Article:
Here's to wet saddle blankets, they've made a horse out of many a colt.

smazourek said...

Have his feet been worked on yet? Last time I saw his feet it didn't look like he *could* extend. Just a thought.

At least he got his own after bucking you off. LOL on that one!

BrownEyed Cowgirl said...

Yes they have smazourek. :-). It's going to take another round to get that reining horse toe off of them, but still, there is a distinct difference between a horse that knows how to extend and is impeded and one that doesn't know how to extend at all. LJ simply doesn't. know how He's never had to. His whole riding/training experience up to the point I bought him and started riding him out in the open has been 'reining horse'. Collected and cadenced. He is a smaller, short-coupled horse and that doesn't lend itself to big, floaty strides anyway, but that doesn't mean he doesn't have to learn how to extend the body he has, stretch through and lengthen his stride. That comes through miles of riding/wet saddle blankets and mental maturity (getting broke!, not just 'trained), not a hoof trim. :-)

Yes Shirley I am getting to know this little guy. I am finding out there is definitely some temper behind that sweet little expression LJ usually has. And some dogged determination. Which is the kind of metal a good barrel horse needs. It's not like his breeding hasn't proven itself in the showring, they have. It's just that what I want to do with LJ requires a little more 'grit' and not all show-bred horses have that. LJ does though. It's actually making me like him on a deeper level than just his pretty expression. LOL. It will be a little bit before he is broke enough to trust opening him up, but from the feel of him, he has speed to spare. :-D

Cut-N-Jump said...

If the deep sand doesn't take the starch out of him, at least it will be soft landings for you.

I had a horse do that to me once, stretched out his nose with the reins, walking along all nice and relaxed... only instead of bucking he laid down to roll. I had a heck of a time getting him up without him rolling on what was my new saddle at the time. I was pretty ticked at him for that. At the moment I valued the saddle more than him.

No doubt you won't be able to get it all sorted out. It will just take miles and time. He'll come around.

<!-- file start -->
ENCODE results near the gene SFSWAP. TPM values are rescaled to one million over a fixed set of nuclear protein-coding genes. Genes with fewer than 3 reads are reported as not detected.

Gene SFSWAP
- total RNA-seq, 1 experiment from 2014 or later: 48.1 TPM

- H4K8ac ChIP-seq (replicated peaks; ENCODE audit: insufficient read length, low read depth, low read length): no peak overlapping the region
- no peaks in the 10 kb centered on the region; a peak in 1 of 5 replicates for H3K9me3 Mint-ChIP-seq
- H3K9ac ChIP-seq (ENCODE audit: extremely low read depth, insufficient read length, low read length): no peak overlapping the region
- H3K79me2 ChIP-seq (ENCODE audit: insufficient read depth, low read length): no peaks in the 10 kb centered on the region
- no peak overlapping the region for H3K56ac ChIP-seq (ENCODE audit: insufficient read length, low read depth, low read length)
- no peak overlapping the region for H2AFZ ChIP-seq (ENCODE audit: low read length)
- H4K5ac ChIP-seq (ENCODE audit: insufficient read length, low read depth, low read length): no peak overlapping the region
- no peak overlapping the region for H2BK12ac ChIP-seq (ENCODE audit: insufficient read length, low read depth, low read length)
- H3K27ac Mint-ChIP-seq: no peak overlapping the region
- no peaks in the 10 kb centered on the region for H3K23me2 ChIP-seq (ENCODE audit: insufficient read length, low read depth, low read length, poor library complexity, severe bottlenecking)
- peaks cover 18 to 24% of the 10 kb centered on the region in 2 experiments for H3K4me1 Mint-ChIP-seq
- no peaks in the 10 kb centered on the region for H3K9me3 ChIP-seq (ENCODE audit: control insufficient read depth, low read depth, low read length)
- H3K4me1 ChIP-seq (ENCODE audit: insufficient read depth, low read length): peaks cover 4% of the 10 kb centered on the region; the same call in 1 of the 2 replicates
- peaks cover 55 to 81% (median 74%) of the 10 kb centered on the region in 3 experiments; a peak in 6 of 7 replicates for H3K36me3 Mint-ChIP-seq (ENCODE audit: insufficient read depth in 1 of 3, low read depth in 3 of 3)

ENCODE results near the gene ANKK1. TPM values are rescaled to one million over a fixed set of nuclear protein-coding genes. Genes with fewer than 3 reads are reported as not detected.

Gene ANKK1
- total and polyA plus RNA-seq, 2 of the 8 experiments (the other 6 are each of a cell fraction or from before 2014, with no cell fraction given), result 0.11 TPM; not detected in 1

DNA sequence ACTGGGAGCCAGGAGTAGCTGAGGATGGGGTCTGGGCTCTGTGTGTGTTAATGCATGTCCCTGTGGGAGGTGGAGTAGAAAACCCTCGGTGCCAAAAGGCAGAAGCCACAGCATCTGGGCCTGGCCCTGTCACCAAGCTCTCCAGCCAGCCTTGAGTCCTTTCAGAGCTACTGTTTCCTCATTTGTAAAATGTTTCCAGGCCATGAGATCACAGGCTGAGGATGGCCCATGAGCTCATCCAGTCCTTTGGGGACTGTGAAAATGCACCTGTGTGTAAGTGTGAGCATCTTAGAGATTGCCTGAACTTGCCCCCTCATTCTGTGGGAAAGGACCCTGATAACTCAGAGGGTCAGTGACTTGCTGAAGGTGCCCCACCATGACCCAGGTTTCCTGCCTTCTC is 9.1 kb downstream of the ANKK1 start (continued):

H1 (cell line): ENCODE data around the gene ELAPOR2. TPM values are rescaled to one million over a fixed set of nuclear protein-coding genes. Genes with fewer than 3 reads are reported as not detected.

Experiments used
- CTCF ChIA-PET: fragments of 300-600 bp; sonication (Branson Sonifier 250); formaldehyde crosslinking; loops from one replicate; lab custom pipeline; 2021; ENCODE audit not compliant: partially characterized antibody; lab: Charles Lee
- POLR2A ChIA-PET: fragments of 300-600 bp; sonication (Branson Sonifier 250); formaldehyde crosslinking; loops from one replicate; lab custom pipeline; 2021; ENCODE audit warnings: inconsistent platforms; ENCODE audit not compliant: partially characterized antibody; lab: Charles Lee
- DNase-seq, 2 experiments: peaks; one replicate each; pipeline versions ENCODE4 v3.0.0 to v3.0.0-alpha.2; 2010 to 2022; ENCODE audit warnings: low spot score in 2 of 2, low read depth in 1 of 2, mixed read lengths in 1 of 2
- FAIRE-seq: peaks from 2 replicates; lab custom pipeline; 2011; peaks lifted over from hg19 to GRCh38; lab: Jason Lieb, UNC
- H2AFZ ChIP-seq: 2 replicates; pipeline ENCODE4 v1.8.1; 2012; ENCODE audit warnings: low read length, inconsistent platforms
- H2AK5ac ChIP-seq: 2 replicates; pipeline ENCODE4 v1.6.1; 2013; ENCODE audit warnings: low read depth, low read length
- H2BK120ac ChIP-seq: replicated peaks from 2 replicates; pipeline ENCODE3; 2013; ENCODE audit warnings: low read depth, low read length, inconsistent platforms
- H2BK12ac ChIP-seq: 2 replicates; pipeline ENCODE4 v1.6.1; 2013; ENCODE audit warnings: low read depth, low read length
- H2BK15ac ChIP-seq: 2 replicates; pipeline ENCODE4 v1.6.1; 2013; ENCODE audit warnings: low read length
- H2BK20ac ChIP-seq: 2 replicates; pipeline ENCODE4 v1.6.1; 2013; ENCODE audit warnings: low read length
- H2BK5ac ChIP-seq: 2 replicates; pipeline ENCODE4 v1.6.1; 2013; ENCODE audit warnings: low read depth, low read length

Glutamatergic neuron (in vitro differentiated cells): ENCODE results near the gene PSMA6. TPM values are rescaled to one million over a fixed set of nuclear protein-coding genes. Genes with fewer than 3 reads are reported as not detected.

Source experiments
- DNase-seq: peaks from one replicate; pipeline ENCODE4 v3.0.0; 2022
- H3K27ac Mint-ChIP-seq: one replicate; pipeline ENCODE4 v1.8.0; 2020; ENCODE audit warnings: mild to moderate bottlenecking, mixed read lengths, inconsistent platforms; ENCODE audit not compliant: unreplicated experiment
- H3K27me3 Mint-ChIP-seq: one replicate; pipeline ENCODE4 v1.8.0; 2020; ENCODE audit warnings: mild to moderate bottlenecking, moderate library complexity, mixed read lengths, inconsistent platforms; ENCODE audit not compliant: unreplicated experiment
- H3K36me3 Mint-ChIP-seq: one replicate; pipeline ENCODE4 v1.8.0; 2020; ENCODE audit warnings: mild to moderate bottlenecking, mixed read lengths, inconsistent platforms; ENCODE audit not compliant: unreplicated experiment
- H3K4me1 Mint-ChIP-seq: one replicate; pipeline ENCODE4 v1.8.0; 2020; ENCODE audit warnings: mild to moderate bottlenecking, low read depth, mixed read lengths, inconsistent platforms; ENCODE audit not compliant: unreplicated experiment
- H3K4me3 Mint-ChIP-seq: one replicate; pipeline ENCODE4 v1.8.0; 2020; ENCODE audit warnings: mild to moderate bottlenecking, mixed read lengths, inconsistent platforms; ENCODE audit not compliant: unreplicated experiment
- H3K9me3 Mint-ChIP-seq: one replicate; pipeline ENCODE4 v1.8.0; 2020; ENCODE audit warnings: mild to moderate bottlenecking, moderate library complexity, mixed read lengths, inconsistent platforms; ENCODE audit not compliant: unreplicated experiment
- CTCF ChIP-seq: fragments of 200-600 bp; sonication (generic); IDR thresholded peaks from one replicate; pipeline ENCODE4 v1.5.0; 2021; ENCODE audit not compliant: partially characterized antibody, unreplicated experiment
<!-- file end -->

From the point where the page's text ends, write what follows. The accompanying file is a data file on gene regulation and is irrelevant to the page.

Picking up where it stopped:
kestrel said...

The little brat! Hahaha, at least he finally brought the fight. Once it's settled he'll start making real progress.

BrownEyed Cowgirl said...

That is exactly the way I look at it too kestrel. I'll coddle them along as much as they need if I think it's because it's too intimidating or overwhelming...But when it turns into 'the other thing'...It's GAME ON!!!

I love this part. I might add. :-)

smazourek said...

No prob, you've got it in hand :) Sometimes poor hoof form can put too much pressure on the extensor tendon and the horse compensates by taking short, choppy strides.

BrownEyed Cowgirl said...

Yes it can do that. Typically though, you can feel (even hear) the horse slapping the ground with their feet and feel the recoil coming up the front legs. That is what makes them get stiff in their shoulders and not want to stretch forward and through. LJ is just quick-strided and bouncy. LOL.

Joyce Reynolds-Ward said...

Yeah, sounds like the early days with my reining-bred mare. Ground poles also work pretty sweetly on getting these horses to move out and extend. She's got a big trot in her, though, which is her saving grace.

The temperament is what makes 'em good competitors. Mocha looks pretty mellow and is, most of the time, but she's got a bit of sting when you ask for it. My rule of thumb when advising the young college students admiring her (after they've done groundwork with her) is that the horse they ride with her is a different horse from the horse on the ground. Sure seemed like we spent a lot of time establishing that I knew what I was talking about!

Thing is, as a young horse, these reining horses sure seem to get into these modes where they're buttheads. Her trot was godawful at first, but we spent a LOT of time working on it. And she used to tell me all the time that she couldn't work in collection at the trot....a real trot, not a jog. Then she slipped, went down on her knees for two strides, and got back up while I kept contact and my balance...after that, she conceded that maybe I knew something.

He just needs work and wet saddle blankets. I resorted to an English saddle and cavaletti with Mocha for a while--had to ground drive her over them, then she picked up the rhythm of a bounce and grew to love it under saddle.

fernvalley01 said...

Oh LJ, baad idea!! now you are gonna work! I am like you cant really ride a buck, I can keep my seat in a spook or bolt ,but if they have a mind to get rid of me ,I pick my exit if I can and tuck 'n roll